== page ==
A adviser to Iraq’s defence ministry was kidnapped in western Baghdad, an aide to Adnan al-Dulaimi, the head of the largest Sunni bloc in parliament, said.
The Iraqi men gunned down Saturday – all relatives from the Mashhada tribe – were killed after gunmen stormed the family’s house at dawn, Haider Satar, an Iraqi policeman, said.
The victims in Youssifiyah were separated from women and children and shot dead in their home, Satar said.
Captain Ahmed al-Obeidi, from the Iraqi army, whose unit is stationed near the site of the attack, also confirmed the incident.
|Iraq death toll|
The latest figures for military deaths in Iraq since the US-led invasion in March 2003:
US-led coalition forces:
• United States: 3,172
• Britain: 133
• Other nations: 124
• Military: Between 4,900 and 6,375
• Civilians: Between 57,660 and 63,428
The bodies were transferred to a hospital morgue in the neighbouring town of Mahmoudiyah, where Associated Press Television footage showed them wrapped in blankets and lined up on the metal floor of a refrigeration chamber.
At least two had their hands tied and bound behind their backs.
The motive of the brutal attack could not be independently verified.
But police, citing information from surviving relatives, said the victims had received threats from Sunni gunmen after participating in a reconciliation conference with Shias last month.
The conference was held in Mahmoudiyah in late February.
The US military said it captured nine suspected fighters in a raid on Saturday morning north of Taji, a town on Baghdad‘s northern outskirts.
Two of the men were believed to be responsible for recruiting and helping foreign militants join the insurgency in Baghdad, the military said in a statement.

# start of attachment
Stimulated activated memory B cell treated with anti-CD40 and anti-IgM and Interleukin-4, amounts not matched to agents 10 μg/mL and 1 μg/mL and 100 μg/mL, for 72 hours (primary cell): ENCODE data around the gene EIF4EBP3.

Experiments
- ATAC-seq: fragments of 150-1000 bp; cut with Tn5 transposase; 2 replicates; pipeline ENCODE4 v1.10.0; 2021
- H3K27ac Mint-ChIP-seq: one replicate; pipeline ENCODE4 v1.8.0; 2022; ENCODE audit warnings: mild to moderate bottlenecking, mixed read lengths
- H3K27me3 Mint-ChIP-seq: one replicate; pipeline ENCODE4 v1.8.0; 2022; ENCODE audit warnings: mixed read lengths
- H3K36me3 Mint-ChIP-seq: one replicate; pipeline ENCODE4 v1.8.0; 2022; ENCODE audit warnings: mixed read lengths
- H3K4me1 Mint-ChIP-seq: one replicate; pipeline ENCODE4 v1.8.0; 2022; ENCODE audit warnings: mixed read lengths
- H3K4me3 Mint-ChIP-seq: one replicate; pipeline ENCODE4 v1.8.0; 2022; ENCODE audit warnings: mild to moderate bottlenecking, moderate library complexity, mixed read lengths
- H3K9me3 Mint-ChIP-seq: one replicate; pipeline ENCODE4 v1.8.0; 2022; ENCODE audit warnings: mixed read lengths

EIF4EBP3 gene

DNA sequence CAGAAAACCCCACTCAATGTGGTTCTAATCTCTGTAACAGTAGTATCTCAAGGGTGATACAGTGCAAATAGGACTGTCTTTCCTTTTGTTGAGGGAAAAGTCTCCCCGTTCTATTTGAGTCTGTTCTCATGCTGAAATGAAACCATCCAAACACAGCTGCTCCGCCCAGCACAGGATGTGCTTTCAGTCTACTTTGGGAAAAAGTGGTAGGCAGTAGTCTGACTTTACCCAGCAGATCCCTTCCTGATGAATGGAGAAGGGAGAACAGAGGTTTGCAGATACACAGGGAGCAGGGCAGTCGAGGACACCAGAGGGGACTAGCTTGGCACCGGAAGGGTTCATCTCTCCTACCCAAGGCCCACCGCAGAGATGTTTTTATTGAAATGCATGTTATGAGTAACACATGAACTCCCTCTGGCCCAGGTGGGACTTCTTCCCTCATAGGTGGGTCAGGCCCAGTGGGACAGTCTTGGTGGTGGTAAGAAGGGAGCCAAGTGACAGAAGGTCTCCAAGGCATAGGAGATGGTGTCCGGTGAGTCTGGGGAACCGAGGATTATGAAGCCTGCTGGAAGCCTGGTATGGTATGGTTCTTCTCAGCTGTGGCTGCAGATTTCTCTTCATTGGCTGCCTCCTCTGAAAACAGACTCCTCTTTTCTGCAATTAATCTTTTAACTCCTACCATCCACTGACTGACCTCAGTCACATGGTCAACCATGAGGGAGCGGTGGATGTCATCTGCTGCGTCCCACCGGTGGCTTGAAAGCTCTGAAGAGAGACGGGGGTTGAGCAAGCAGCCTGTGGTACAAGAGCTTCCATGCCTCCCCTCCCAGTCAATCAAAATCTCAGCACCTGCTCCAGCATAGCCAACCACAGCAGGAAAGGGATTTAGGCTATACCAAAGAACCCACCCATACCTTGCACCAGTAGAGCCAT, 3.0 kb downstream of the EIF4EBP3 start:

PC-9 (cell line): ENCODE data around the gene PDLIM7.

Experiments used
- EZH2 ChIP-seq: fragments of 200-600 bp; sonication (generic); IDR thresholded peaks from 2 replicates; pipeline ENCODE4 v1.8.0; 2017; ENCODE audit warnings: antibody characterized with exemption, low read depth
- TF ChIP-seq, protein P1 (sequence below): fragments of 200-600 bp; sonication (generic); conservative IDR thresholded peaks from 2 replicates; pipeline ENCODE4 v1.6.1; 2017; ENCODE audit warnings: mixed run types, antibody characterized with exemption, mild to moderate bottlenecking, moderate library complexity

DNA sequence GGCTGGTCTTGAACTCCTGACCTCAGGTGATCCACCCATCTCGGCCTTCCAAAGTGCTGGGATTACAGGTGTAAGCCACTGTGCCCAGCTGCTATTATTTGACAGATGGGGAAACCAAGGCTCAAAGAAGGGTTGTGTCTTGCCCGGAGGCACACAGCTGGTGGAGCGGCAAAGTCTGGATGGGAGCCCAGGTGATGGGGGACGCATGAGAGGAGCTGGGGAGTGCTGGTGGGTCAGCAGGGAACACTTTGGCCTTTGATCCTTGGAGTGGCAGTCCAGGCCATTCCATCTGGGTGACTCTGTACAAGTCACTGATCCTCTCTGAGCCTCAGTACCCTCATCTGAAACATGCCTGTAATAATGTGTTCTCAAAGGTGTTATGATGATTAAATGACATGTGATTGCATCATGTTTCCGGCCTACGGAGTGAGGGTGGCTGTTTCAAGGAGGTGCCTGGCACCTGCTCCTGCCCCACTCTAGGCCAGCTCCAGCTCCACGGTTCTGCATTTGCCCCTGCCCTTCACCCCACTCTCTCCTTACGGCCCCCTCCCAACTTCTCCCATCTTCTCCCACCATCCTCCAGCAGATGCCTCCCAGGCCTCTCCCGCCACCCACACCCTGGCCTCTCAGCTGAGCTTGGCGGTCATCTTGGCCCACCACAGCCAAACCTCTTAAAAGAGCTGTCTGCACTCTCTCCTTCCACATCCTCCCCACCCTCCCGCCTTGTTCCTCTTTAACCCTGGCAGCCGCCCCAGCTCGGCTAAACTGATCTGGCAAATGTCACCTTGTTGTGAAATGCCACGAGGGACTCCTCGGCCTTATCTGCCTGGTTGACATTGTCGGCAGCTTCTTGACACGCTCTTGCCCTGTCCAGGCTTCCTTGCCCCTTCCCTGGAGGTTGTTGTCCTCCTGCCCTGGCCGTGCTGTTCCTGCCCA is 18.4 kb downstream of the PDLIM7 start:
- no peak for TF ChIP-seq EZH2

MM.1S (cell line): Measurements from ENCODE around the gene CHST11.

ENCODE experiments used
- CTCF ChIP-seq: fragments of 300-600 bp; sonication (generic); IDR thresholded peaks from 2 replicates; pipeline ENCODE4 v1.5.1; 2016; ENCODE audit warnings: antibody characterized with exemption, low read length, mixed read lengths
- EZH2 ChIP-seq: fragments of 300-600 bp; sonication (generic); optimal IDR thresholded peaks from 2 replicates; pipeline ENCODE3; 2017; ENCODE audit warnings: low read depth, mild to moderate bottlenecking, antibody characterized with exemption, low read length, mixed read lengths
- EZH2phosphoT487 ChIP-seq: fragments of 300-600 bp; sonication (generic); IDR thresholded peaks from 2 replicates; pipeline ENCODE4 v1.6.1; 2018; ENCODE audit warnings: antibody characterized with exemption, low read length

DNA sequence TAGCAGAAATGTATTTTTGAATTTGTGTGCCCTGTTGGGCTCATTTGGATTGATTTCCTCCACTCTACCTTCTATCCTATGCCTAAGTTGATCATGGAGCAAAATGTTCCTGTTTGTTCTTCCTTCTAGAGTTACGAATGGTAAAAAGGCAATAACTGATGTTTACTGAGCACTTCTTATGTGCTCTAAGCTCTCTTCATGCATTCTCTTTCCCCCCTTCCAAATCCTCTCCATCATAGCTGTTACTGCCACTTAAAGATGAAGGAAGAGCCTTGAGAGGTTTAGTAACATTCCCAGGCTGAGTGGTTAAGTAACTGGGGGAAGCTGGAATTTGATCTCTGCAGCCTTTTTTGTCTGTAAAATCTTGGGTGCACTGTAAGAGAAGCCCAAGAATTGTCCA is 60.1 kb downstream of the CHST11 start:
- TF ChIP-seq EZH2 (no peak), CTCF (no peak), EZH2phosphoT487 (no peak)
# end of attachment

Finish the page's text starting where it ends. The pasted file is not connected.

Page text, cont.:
The suspects were also accused of harbouring Iraq leaders and members al-Qaeda, it said.
A day earlier, US aircraft bombed an area west of Taji, targeting fighters who were armed with anti-aircraft artillery, the military said in another statement on Saturday.
“Key terrorists were killed during the air strike,” the statement said.
Lieutenant Colonel Christopher Garver, a US military spokesman, said that insurgents near Taji had been firing at US helicopters with heavy machine guns mounted on the back of truck.
“It’s mobile and it can inflict damage to our helicopters,” Garver said.
“It’s mobile and it can inflict damage to our helicopters… Anything that can threaten our helicopters, we’re going to try to get it off the battlefield”
Lieutenant Colonel Christopher Garver, a US military spokesman
“Anything that can threaten our helicopters, we’re going to try to get it off the battlefield,” he said.
Iraq‘s defence ministry said on Saturday that Iraqi troops killed three suspected gunmen in Khan Bani Saad, a mixed town northeast of Baghdad.
Two men were arrested in the raid, the ministry said in a statement. Seven others were captured in Balad Ruz, 70km northeast of Baghdad, it said.
Meanwhile, Zalmay Khalilzad, the US ambassador to Iraq, wrote in a commentary published on Saturday that “resolving concerns about control of oil is central to overcoming internal divisions in Iraq.”
Iraq‘s new oil law would “serve as a vehicle to unify” the country, Khalilzad wrote in The Washington Post.
A roadside bomb exploded on a minibus on Friday night in Latifiyah, about 30km south of Baghdad, killing two women and an 11-year-old child, Satar said.
Gunmen killed a civilian and wounded two others in separate attacks on Saturday near Hillah, about 95km south of Baghdad, Muthana Khalid, a police captain said.
Lieutenant Colonel Fadhil Rahim, an Iraqi special forces agent, was shot dead on Saturday in an ambush on his convoy in Adil, a predominantly Sunni neighbourhood in western Baghdad, police and hospital officials said.
Three gunmen killed a police officer after breaking into his house on Saturday in eastern Mosul, said an Iraqi policeman.
A roadside bomb exploded near a police patrol on Saturday morning in southeast Baghdad, wounding three policemen and one civilian, police said.